Jump directly to the Content

Doing Church at the Metro Stops

Not having a building doesn't stop this creative and growing congregation in D.C.

You don't expect a church to meet in a nightclub in Washington D.C., a coffeehouse on Capitol Hill, and the movie theater complex at Union Station. But that's what National Community Church does.

"We're practicing orthodox Christianity in some unorthodox places," says lead pastor Mark Batterson.

It began in 1996 when the church plant was told that the public school in which they'd been meeting was being closed for fire code violations. Within a few weeks, the flock of fewer than 50 arranged to meet in the theaters at Union Station. It wasn't Plan A, but it did have advantages.

"Union Station is the most visited destination in the nation's capitol," Batterson says. "We've got our own subway stop, bus stop, train stop and parking garage. We've got forty food court restaurants right outside our meeting site. The theaters give us multiple meeting rooms with comfortable seats and screens" (which, he says, function as "modern-day stained glass, similar to how medieval churches used pictures to ...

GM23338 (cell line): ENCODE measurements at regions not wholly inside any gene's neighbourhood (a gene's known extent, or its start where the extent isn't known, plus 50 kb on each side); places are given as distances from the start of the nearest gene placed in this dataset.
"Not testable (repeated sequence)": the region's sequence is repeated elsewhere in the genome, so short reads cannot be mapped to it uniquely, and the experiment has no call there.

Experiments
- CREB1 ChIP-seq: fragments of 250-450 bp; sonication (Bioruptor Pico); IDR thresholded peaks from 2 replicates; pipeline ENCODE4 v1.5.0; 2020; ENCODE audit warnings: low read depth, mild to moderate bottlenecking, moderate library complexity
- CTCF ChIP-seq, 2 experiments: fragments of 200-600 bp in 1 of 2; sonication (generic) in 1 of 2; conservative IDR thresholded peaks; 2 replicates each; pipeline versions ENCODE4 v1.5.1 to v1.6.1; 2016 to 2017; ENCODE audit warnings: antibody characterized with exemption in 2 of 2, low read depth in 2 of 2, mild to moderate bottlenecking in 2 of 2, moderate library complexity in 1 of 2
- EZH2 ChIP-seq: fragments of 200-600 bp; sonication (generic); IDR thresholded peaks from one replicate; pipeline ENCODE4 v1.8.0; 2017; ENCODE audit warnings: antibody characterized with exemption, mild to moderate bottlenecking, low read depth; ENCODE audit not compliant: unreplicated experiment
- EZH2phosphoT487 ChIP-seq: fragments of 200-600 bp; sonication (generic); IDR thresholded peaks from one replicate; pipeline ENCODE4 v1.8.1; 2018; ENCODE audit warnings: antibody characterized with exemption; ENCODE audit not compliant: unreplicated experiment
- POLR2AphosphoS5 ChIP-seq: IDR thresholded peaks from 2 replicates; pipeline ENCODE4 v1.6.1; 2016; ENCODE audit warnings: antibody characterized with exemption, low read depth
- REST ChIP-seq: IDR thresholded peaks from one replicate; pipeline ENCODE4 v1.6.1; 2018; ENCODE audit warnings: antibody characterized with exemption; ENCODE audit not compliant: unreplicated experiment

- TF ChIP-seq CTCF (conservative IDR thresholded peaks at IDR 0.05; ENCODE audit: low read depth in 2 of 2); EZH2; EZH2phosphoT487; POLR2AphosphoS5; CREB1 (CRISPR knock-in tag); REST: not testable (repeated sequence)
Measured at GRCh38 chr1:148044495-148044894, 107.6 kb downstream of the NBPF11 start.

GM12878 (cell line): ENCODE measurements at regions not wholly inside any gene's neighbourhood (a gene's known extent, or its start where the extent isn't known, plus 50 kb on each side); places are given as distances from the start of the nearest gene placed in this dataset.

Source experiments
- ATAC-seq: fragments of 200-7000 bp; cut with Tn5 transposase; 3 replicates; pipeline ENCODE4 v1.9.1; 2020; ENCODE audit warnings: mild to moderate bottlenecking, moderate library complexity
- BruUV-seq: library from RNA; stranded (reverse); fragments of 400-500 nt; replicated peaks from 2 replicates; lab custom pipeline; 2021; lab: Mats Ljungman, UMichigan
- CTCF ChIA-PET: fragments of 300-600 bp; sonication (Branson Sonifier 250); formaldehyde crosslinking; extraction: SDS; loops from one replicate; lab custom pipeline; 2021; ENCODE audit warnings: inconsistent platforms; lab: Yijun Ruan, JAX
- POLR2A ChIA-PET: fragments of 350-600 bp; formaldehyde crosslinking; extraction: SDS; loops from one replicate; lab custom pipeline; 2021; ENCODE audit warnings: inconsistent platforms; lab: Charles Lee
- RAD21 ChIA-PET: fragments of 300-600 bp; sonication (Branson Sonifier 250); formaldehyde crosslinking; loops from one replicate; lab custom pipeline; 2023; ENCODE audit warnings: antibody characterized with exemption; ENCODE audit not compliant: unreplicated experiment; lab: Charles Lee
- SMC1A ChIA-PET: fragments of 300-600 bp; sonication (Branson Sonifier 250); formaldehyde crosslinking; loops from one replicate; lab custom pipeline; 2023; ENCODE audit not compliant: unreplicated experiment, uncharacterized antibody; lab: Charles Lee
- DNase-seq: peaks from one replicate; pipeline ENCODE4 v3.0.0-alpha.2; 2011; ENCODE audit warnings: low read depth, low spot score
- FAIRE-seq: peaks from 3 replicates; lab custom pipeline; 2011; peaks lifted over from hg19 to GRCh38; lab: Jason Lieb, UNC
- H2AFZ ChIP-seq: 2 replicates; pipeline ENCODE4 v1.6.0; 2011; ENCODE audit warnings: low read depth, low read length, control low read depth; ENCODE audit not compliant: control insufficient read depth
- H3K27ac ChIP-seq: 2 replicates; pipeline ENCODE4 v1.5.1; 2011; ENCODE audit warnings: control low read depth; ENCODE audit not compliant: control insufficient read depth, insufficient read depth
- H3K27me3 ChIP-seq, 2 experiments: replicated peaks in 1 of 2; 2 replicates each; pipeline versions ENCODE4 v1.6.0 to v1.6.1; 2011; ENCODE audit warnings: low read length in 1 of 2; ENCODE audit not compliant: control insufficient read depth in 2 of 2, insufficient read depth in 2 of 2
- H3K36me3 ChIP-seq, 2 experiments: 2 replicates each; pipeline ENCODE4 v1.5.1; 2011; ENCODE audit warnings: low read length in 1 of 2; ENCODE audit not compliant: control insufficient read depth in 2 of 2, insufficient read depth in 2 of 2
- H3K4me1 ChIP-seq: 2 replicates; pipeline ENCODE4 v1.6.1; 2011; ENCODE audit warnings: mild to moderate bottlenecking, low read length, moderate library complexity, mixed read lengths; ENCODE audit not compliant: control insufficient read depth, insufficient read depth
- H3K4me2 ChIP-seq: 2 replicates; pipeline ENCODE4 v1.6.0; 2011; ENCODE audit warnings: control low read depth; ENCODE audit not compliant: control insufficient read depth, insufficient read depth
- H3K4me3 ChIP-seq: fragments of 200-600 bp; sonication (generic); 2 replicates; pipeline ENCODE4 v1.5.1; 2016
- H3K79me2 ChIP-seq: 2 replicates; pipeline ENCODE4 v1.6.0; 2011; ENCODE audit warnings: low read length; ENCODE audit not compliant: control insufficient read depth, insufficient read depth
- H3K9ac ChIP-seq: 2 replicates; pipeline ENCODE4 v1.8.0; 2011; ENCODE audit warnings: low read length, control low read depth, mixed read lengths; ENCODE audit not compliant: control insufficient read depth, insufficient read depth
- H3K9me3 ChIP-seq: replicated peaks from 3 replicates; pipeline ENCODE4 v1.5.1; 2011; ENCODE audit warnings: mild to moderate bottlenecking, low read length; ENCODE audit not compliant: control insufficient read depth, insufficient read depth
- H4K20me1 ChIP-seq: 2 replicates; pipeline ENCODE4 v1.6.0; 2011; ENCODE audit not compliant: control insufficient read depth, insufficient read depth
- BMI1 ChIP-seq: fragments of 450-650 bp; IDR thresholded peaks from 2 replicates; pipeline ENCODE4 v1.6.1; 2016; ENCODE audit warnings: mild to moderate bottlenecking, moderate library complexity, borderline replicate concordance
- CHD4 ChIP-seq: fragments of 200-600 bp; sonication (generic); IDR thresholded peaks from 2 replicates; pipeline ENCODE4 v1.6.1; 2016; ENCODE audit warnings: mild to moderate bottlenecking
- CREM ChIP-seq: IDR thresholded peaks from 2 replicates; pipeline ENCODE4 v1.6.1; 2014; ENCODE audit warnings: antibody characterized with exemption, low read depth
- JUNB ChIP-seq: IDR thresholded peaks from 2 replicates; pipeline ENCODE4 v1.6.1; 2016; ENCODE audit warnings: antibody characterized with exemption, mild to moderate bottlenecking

Subscriber access only You have reached the end of this Article Preview

To continue reading, subscribe to Christianity Today magazine. Subscribers have full digital access to CT Pastors articles.

Homepage Subscription Panel

Read These Next

Related
THE FAIR-TO-MIDDLING PREACHER
THE FAIR-TO-MIDDLING PREACHER
Ordinary preachers may never dazzle, but most can learn to be pretty good.
From the Magazine
What Comes After the Ex-Gay Movement? The Same Thing That Came Before.
What Comes After the Ex-Gay Movement? The Same Thing That Came Before.
Grace takes more forms than heterosexuality, as old-school evangelical leaders once knew.
Editor's Pick
Hard-Copy Bibles Aren’t Just Nostalgic
Hard-Copy Bibles Aren’t Just Nostalgic
As a seminary professor, I’m requiring the physical book in class. Church should do the same.
close